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Customizing Grand Totals – Part 3

In Part 1 and Part 2 of this series, I described how Tableau computes Grand Totals and several options for generating your own Grand Totals. In this post, you’ll learn the most flexible method for customizing Grand Totals, via custom SQL to duplicate the data.

In November 2013 Tableau 8.1 also added a new two pass totals feature that may remove the need for customizing grand totals for your use cases, more details are in Tableau 8.1 Two Pass Totals. In December 2015 Tableau 9.3 added total control for placing totals to the left and/or on top of the view.

For this particular tutorial, you don’t actually need to know any SQL; however, learning SQL will provide a great boost to your analysis toolset. If you’ve never used SQL before or are not familiar with it enough to need a refresher, here’s a SQL Tutorial to get you started.

The advantages of the custom SQL method for computing Grand Totals are the following:

  • Hierarchies can be expanded and collapsed, which is not possible within the worksheets using the other methods described in Part 1 and Part 2.
  • A limitation of the MIN/MAX and table calc methods from Part 2 was that when calculating subtotals, they can not detect when there is only one member of the dimension being subtotaled, so return incorrect results. The custom SQL method is not affected by this.
  • You can locate the total row on the top, or total column on the left, which is not possible in Tableau’s default calculations or the other methods. This is no longer necessary with Tableau 9.2 and up since we now have the total control feature.
  • There is complete control over the total calculations, because you are doing them yourself instead of relying on Tableau.

The Custom SQL method has some disadvantages:

  • Every view must be filtered and/or measure must be customized to accurately display correct values.
  • The data is duplicated, which can affect disk and memory requirements, and performance.
  • Tableau offers a separate formatting for the built-in Grand Total header – by default, it’s a bold face version of the header text, this is not possible using custom SQL.

How the Custom SQL Method Works

Back in Part 2, we learned that Tableau internally performs a separate set of computations to compute grand totals. In the Custom SQL method, we set up the data to allow us to explicitly do the same:

  1. Duplicate the data via Custom SQL using a UNION query and add a “Copy” dimension to indicate whether the copy is “Data” or “Total”.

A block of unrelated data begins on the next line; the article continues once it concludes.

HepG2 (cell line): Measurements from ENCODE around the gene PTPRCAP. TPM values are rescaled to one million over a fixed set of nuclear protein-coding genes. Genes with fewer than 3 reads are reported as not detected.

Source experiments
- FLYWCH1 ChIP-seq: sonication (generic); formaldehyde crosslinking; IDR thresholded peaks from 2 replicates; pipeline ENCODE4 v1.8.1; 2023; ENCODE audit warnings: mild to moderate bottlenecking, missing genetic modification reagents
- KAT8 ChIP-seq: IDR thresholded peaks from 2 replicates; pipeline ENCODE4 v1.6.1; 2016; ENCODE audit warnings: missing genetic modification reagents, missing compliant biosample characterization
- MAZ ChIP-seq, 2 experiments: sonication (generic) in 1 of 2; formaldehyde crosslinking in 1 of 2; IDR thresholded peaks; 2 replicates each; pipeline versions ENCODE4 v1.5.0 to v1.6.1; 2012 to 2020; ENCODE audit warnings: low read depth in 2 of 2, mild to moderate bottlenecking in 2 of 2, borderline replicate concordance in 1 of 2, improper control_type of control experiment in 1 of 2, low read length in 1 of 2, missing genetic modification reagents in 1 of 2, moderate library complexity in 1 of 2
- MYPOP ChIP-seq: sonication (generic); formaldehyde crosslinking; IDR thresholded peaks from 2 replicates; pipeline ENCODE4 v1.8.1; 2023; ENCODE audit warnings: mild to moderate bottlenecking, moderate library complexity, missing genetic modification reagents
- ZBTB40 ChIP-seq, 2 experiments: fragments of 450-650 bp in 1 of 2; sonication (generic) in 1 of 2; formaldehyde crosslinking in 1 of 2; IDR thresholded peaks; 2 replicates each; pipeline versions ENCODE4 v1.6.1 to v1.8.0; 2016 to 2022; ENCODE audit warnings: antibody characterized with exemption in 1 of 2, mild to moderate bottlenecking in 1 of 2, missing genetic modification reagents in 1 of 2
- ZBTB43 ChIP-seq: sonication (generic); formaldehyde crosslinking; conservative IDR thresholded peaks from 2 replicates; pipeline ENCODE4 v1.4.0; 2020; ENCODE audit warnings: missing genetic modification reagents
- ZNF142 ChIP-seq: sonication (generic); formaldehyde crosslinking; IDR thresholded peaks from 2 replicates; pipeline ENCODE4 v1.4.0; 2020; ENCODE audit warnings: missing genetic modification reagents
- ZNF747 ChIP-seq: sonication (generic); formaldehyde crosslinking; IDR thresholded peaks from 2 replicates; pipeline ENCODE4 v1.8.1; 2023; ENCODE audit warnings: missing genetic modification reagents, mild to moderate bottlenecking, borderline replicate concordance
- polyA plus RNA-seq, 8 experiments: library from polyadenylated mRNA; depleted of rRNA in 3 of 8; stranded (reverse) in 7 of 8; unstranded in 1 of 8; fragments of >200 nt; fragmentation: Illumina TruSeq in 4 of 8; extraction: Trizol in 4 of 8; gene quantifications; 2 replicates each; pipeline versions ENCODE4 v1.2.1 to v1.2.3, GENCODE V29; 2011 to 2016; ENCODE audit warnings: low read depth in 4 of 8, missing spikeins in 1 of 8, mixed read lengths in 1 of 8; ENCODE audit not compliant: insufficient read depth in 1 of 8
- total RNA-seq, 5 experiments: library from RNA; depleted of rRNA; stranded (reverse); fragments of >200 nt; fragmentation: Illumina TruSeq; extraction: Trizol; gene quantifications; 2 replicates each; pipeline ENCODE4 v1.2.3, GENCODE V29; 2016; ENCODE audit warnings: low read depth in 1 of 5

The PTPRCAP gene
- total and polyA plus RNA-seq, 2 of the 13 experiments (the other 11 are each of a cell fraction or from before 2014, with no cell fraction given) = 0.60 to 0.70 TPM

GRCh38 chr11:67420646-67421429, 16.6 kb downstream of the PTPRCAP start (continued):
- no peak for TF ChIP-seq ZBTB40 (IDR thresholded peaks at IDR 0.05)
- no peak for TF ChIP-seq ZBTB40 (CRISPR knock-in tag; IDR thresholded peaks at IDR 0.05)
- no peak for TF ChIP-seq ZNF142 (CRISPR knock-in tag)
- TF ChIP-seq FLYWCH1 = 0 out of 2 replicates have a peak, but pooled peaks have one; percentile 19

2. Create calculated fields to return the desired measure when the Copy is “Data”, and a separate measure when the Copy is “Total”.
  3. Create views that include the Copy dimension and the calculated fields.
  4. Amaze your co-workers as you can now casually drop phrases like, “To create that view I simply used Custom SQL and a UNION query to duplicate the data, then generated my own custom aggregations for the grand totals.”

Why We Need Custom SQL

Tableau provides a graphical interface to link – more commonly known as “join” – data from one table to another, in the Data->[Your data source]->Edit Connection… dialog, using the Multiple Tables option:

The supported join methods are Inner, Left, and Right.

  • Inner joins only return rows that have matching values in both tables
  • Left joins return all rows from the left table, and any matching rows from the right
  • Right joins return all rows from the right table, and any matching rows from the left

In our case, we want to have all of the rows, and have a copy of the rows as well, so it’s not a matter of linking tables as in a join but returning all the results of two queries together. In SQL, this uses a UNION operator. The UNION operator simply merges the results of two (or more) separate queries. Here’s an example:

SELECT *, "Data" AS [Copy] FROM [Orders$]
UNION ALL
SELECT *, "Total" AS [Copy] FROM [Orders$]

The first line gets all the columns – that’s the “*” – from the Orders table, and adds a “Copy” column with the value “Data” for every row, then the third line gets all the columns from the Orders table again, adding a “Copy” column with the value “Total” for every row. The UNION ALL in the middle merges the two result sets together.

Setting Up the UNION Query

Here’s how to set up the UNION query:

  1. Either use the Data->[your connection]->Edit Connection… menu item or right-click on your data connection and choose the Edit Connection… context menu item. The Edit Connection… dialog will open:
  2. Click on the Custom SQL radio button. You will now see either a bunch of SQL code or what looks like gobbledygook until you’ve learned SQL:
  3. Click the ellipses button […] to the right of Custom SQL. The Edit Custom SQL dialog opens:
  4. On the line just above the FROM line of the SQL query, add a comma “,” at the end of the line, then press Enter to create a new line. Type in the following text on the new line: